Clinical characteristics, outcomes, and genetic features vary among different myelodysplastic syndrome (MDS) subtypes categorized using the 2022 International Consensus Classification (ICC), according to a study published online Jan. 1 in the American Journal of Hematology.
Wan-Hsuan Lee, from the National Taiwan University Hospital in Taipei, and colleagues examined the recategorization of myeloid neoplasms according to the ICC. MDS with blasts of 10 to 19 percent was classified as MDS/acute myeloid leukemia (AML); MDS with mutated SF3B1, irrespective of the number of ring sideroblasts, as MDS-SF3B1; and multi-hit TP53 mutations as MDS with mutated TP53 in the recategorization.
A total of 716 patients with MDS diagnosed according to the 2016 World Health Organization classification were recategorized. The researchers found that based on the ICC, 75.3 percent of patients remained in the MDS group, and after excluding 15 patients who were classified to the AML group, 24.7 percent were reclassified to the MDS/AML group. A distinct mutational landscape and poorer outcomes were seen for patients with MDS/AML versus those with MDS.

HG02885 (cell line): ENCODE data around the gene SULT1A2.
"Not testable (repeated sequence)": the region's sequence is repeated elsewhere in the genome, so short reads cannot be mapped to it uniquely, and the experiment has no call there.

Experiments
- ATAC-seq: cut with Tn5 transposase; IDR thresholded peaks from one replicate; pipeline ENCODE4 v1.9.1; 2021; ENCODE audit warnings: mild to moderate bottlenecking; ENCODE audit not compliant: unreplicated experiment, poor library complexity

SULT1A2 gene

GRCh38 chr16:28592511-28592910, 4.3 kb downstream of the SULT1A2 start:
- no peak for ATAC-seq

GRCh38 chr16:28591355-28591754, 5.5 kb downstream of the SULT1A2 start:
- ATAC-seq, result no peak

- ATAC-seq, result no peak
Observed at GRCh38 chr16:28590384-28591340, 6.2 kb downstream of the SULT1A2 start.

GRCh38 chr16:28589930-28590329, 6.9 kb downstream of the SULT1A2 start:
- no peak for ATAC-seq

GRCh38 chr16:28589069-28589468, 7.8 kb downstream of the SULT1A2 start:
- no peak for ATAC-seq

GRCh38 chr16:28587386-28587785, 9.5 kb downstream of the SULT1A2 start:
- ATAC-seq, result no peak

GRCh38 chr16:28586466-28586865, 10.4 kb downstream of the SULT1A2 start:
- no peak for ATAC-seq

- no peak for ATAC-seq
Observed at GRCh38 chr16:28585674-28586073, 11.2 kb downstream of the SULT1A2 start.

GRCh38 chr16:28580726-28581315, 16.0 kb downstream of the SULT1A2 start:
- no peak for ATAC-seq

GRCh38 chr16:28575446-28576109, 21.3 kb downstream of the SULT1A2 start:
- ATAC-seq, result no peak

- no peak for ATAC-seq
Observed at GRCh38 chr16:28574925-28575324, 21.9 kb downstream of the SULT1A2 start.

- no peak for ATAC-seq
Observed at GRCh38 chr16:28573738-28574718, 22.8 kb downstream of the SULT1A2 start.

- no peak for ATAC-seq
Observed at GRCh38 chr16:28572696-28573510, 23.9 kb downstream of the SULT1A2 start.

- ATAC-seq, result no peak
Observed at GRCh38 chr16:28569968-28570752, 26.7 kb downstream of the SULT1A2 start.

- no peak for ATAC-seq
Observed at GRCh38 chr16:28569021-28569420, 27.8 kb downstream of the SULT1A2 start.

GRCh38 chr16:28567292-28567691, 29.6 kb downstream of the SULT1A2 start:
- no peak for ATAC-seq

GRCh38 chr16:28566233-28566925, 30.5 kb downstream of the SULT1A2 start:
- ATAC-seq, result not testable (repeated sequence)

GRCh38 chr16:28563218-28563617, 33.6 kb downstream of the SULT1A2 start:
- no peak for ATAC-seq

Patients with MDS-SF3B1 had higher frequencies of DNMT3A and TET2 mutations than those with MDS not otherwise specified, with single lineage or multilineage dysplasia. Dismal outcomes were seen for patients with mutated TP53, regardless of the blast percentage.
“The ICC ensures efficient segregation of this heterogeneous disease, with emphasis on the differences in molecular landscapes and prognoses among different disease subsets, which can help in accurate MDS diagnosis and effective risk-adapted treatment of patients with MDS,” the authors write.
Wan‐Hsuan Lee et al, Clinico‐genetic and prognostic analyses of 716 patients with primary myelodysplastic syndrome and myelodysplastic syndrome/acute myeloid leukemia based on the 2022 International Consensus Classification, American Journal of Hematology (2023). DOI: 10.1002/ajh.26799
American Journal of Hematology
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